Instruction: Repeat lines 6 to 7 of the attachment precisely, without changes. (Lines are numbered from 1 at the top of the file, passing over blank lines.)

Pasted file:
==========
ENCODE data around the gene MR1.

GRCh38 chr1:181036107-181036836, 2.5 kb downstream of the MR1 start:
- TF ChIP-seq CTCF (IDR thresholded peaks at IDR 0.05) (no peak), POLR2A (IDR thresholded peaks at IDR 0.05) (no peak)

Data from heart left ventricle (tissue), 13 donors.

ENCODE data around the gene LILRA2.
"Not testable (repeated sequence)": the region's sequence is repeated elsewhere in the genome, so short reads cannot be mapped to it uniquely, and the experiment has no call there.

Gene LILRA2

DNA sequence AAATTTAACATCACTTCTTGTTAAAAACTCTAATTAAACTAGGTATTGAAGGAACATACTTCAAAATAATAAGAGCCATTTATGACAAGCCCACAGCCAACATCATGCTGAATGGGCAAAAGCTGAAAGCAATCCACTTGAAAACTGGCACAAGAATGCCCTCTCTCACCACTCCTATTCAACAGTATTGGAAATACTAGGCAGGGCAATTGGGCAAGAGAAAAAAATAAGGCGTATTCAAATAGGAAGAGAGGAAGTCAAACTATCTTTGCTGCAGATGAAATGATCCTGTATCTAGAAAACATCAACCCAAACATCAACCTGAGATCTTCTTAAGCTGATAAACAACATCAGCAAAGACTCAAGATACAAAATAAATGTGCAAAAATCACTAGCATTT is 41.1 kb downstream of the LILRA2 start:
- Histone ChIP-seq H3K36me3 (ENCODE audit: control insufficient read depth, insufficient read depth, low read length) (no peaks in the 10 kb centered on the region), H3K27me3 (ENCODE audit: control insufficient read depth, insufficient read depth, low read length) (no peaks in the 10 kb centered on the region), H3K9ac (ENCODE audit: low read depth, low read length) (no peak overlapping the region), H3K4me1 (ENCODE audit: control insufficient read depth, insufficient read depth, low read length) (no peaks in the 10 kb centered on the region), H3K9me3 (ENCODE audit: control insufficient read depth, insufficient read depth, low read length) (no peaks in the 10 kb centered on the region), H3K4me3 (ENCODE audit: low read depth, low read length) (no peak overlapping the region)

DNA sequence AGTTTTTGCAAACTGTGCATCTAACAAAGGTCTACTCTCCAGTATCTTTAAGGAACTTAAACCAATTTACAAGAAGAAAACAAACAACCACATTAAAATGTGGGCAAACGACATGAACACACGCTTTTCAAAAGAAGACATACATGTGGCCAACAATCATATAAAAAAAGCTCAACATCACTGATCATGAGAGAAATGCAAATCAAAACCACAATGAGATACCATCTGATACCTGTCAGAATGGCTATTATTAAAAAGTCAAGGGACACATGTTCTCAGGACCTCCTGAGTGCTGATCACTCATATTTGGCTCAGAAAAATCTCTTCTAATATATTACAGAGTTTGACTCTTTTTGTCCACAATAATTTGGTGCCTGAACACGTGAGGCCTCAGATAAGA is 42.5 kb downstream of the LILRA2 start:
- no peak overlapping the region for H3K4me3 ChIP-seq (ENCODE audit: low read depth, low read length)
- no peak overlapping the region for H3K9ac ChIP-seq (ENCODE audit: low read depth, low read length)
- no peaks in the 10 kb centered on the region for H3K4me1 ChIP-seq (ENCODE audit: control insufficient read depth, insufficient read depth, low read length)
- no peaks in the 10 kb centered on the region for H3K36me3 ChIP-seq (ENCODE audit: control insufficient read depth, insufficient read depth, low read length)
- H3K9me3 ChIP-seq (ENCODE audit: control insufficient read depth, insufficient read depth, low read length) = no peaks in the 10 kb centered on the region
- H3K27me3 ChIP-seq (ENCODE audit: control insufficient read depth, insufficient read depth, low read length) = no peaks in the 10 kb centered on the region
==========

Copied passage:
"Not testable (repeated sequence)": the region's sequence is repeated elsewhere in the genome, so short reads cannot be mapped to it uniquely, and the experiment has no call there.

Gene LILRA2